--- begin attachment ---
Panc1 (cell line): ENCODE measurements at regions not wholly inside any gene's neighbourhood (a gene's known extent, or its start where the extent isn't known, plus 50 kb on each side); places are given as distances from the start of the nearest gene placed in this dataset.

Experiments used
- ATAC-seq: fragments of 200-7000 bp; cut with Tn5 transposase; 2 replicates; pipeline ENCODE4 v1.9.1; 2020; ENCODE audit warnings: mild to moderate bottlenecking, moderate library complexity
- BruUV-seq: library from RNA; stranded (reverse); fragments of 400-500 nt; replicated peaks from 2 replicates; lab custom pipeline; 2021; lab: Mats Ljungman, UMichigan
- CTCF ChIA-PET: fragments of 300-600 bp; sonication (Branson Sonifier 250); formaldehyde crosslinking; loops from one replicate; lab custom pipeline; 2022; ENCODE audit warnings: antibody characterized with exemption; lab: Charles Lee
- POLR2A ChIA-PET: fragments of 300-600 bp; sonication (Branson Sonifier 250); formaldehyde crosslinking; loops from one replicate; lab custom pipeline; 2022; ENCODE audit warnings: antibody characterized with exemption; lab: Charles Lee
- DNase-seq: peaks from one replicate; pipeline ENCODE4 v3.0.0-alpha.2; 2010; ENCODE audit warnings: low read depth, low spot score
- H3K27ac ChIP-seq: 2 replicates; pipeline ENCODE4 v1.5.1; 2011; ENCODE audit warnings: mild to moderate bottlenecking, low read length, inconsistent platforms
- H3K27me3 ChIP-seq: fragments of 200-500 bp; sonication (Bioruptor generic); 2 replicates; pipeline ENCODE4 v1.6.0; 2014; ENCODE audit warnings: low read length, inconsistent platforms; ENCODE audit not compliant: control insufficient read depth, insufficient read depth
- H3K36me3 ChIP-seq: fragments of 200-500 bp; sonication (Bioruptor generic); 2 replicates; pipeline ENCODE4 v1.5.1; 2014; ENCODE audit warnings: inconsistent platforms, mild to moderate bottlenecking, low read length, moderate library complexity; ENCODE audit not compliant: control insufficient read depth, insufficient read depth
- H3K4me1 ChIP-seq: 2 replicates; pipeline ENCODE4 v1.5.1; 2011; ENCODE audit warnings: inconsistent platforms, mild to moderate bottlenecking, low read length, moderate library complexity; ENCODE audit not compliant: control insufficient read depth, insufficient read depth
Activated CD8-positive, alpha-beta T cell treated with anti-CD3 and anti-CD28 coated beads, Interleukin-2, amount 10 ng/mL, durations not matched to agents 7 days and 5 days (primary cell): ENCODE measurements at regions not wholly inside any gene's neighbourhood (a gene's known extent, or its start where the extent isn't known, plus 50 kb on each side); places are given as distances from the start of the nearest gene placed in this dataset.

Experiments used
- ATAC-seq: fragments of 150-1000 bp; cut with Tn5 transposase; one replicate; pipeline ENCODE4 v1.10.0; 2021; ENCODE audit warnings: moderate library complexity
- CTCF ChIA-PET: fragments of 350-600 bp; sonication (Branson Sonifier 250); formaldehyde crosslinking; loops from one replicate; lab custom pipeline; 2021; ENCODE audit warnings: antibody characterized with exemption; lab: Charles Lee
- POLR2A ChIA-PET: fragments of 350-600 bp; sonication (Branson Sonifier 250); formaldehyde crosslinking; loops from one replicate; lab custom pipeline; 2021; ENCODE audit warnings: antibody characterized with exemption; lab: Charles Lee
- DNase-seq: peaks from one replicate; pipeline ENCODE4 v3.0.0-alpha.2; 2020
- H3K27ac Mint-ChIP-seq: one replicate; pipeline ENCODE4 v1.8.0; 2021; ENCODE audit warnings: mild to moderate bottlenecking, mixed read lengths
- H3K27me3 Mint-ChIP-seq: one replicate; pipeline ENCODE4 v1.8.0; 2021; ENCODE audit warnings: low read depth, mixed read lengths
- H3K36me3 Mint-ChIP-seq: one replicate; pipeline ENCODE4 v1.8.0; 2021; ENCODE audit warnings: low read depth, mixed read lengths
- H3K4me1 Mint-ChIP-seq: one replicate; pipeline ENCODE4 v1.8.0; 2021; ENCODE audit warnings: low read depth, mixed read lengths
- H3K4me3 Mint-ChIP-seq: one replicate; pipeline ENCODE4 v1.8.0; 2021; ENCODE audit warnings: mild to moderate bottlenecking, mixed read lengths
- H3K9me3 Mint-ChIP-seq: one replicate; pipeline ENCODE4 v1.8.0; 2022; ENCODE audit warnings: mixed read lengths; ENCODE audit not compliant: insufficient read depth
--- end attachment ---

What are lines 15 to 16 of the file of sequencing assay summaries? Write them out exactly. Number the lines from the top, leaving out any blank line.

- CTCF ChIA-PET: fragments of 350-600 bp; sonication (Branson Sonifier 250); formaldehyde crosslinking; loops from one replicate; lab custom pipeline; 2021; ENCODE audit warnings: antibody characterized with exemption; lab: Charles Lee
- POLR2A ChIA-PET: fragments of 350-600 bp; sonication (Branson Sonifier 250); formaldehyde crosslinking; loops from one replicate; lab custom pipeline; 2021; ENCODE audit warnings: antibody characterized with exemption; lab: Charles Lee